Associated with: Greek & Roman mythology
Also known as: Discordia, Enyo
Earliest recorded mention: c. 700 BCE
Major texts: Works and Days, Theogony, the Iliad
The name "Eris" is also the Greek word for strife, and Eris is the goddess of chaos. She's a troublemaker who never gets invited anywhere; she is either a daughter of Nyx, goddess of the night, or a true daughter of Zeus and Hera, and thus one of the highest-ranking immortals.
Hesiod distinguishes between two different goddesses named Eris, one of whom is destructive and one of whom's just restless. Even the restless one, however, is "unwholesome for men." The Greek ideal was placid and peaceful; nothing good could come of discontent.
If I were a serious historian or sociologist, I might study this question: why is the Greek ideal (and many of the Eastern ideals) peace and tranquility, when it is obvious that human progress comes only from discontent and conflict? People who are happy and have all their needs met might create beautiful works of art just for the joy of it, but they don't invent technology. Technology comes from need and want, and it's the simple truth that many of mankind's greatest technological and medical advances emerged from war.
Anyway, Eris is another object lesson in the dangers of leaving people off your guest list. According to Homer, the gods of Olympus gathered to celebrate the marriage of the human Peleus to the sea-nymph Thetis (over Thetis' initial objections, but that's another story). No one invited Eris, because she was a known troublemaker — but she showed up anyway, throwing an apple with a tag reading "For the fairest" into a group that included Hera, Athena and Aphrodite. They asked Paris, prince of Troy, to be the judge, and bribed him with the best they could offer: power (Hera), military might (Athena), or the most beautiful woman in the world, Helen, already married to Menelaus of Sparta (Aphrodite). Paris, poor fool, chose Helen, and the Trojan War began.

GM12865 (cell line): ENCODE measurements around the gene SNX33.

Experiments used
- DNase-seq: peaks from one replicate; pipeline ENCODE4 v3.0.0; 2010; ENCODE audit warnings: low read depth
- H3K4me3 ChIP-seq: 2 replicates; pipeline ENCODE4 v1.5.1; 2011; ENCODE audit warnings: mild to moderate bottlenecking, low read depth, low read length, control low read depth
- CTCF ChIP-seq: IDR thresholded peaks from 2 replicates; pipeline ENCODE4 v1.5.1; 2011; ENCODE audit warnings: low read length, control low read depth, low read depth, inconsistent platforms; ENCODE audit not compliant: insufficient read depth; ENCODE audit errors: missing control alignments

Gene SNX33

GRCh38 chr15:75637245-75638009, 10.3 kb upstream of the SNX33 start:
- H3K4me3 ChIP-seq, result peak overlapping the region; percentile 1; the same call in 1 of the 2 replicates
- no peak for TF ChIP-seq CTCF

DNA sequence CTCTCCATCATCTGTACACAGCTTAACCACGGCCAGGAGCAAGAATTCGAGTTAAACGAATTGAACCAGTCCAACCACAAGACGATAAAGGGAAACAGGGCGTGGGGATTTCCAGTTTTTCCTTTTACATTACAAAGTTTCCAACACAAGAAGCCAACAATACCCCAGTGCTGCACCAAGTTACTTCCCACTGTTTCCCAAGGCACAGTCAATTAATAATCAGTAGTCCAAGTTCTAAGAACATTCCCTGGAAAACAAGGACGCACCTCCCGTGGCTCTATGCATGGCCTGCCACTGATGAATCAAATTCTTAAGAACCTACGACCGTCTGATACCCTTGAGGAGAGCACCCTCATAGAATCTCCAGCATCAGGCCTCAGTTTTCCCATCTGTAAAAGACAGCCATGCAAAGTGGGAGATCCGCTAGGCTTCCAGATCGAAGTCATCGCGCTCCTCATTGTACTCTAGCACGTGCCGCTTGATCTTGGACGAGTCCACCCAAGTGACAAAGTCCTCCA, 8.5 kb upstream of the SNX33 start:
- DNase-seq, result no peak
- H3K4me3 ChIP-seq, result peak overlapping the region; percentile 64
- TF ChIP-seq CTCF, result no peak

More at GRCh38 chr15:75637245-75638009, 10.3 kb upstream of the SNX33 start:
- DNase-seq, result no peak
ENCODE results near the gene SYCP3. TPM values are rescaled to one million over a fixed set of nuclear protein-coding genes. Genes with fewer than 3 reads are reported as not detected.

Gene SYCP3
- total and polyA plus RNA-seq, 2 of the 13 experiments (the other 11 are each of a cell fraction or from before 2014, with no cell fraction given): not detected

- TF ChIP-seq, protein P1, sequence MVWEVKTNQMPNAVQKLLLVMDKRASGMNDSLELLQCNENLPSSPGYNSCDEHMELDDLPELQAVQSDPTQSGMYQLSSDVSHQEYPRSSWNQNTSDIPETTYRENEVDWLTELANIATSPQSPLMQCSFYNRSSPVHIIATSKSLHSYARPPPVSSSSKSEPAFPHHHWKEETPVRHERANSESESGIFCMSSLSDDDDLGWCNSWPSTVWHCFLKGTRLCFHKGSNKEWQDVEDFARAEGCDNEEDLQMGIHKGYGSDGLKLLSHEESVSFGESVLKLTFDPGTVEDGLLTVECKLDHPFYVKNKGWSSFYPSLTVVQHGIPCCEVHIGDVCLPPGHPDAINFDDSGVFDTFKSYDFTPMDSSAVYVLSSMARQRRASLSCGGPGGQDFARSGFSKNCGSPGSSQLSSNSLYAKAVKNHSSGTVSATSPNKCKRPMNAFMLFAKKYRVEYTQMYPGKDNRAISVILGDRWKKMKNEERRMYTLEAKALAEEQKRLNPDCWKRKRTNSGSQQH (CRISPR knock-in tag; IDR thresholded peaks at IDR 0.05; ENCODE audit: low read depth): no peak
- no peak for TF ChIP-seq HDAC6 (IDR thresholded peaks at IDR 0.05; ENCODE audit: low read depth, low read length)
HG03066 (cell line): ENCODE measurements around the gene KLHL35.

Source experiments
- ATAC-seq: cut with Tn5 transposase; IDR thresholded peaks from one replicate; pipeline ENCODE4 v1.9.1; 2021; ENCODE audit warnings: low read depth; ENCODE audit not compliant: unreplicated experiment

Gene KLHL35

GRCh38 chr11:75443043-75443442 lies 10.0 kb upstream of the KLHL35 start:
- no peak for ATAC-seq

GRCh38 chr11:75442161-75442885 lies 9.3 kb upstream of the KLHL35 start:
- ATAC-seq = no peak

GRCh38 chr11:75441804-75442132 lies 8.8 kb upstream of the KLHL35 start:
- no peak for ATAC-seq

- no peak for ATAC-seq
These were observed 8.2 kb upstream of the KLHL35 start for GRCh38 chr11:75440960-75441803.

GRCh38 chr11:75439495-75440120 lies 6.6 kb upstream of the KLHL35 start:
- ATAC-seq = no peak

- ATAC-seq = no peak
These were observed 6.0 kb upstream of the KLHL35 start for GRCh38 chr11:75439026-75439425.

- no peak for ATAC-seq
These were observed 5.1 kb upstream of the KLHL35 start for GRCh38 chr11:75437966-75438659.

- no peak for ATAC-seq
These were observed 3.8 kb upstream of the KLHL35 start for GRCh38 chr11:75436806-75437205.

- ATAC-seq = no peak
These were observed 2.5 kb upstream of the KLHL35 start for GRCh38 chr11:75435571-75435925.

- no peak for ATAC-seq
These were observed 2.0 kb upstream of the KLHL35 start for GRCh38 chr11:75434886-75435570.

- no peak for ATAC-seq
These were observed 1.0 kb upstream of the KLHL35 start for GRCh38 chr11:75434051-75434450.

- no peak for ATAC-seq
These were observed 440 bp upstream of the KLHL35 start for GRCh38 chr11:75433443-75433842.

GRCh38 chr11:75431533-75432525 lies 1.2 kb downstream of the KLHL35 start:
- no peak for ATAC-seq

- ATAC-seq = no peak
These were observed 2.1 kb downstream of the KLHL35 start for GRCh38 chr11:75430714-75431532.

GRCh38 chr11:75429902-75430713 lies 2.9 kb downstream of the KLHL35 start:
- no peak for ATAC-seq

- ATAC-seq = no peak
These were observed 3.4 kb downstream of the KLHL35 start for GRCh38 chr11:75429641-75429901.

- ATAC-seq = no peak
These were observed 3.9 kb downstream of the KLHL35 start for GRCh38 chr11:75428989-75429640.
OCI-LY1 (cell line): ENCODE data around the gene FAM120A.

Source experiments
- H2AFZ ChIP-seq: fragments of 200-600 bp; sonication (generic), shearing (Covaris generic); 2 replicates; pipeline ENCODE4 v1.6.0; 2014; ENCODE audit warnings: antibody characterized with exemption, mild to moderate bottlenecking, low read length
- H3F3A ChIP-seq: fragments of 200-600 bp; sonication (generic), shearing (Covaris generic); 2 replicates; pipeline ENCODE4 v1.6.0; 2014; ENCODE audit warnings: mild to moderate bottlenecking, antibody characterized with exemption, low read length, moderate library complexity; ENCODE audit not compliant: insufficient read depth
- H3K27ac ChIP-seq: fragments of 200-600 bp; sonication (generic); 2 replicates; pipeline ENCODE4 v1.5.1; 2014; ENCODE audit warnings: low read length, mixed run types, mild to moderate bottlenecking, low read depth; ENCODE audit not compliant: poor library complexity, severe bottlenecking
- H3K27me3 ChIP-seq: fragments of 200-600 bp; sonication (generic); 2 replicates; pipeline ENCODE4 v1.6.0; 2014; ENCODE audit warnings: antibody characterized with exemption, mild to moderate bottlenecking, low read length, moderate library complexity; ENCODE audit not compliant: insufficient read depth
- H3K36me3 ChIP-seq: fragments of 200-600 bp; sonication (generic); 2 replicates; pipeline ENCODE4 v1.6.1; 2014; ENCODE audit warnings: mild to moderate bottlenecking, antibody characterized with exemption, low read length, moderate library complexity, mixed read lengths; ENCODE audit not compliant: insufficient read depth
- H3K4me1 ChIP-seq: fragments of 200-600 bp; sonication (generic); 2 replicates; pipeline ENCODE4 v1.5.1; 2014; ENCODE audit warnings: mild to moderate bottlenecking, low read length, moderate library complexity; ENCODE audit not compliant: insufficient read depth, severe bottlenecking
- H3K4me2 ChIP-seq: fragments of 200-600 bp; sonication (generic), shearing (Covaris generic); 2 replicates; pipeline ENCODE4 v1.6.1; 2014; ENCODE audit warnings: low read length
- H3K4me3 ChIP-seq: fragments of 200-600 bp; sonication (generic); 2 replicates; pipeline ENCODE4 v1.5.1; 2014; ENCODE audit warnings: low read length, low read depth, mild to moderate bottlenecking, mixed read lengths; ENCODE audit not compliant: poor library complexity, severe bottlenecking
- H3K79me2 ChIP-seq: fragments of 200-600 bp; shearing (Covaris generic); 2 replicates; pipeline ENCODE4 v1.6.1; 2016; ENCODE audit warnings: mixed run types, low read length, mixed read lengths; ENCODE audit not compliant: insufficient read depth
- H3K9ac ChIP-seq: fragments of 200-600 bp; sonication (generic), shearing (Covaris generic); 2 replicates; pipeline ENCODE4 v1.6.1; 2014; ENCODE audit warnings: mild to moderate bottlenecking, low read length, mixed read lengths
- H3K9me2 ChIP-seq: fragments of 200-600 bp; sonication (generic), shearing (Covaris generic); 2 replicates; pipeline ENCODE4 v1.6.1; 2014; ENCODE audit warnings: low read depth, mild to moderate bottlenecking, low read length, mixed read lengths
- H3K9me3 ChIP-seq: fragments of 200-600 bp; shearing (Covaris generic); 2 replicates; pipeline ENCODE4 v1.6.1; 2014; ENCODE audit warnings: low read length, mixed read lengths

The children of Eris were as dangerous as she was, including (among others) the previously-mentioned Ponos, god of labor; Lethe, forgetfulness; Limos, famine; Algos, pain; Hysminai, combat; Makhai, battles; Pseudologoi, lies; Ate, folly; and Horkos, god of false promises.
In the present day, Eris is hailed as the patroness of Discordianism, "a sort of self-subverting Dada-Zen for
Westerners" which its adherents say "should on no account be
taken seriously but is far more serious than most jokes." For more information, check out Robert Shea and
Robert Anton Wilson's novel Illuminatus!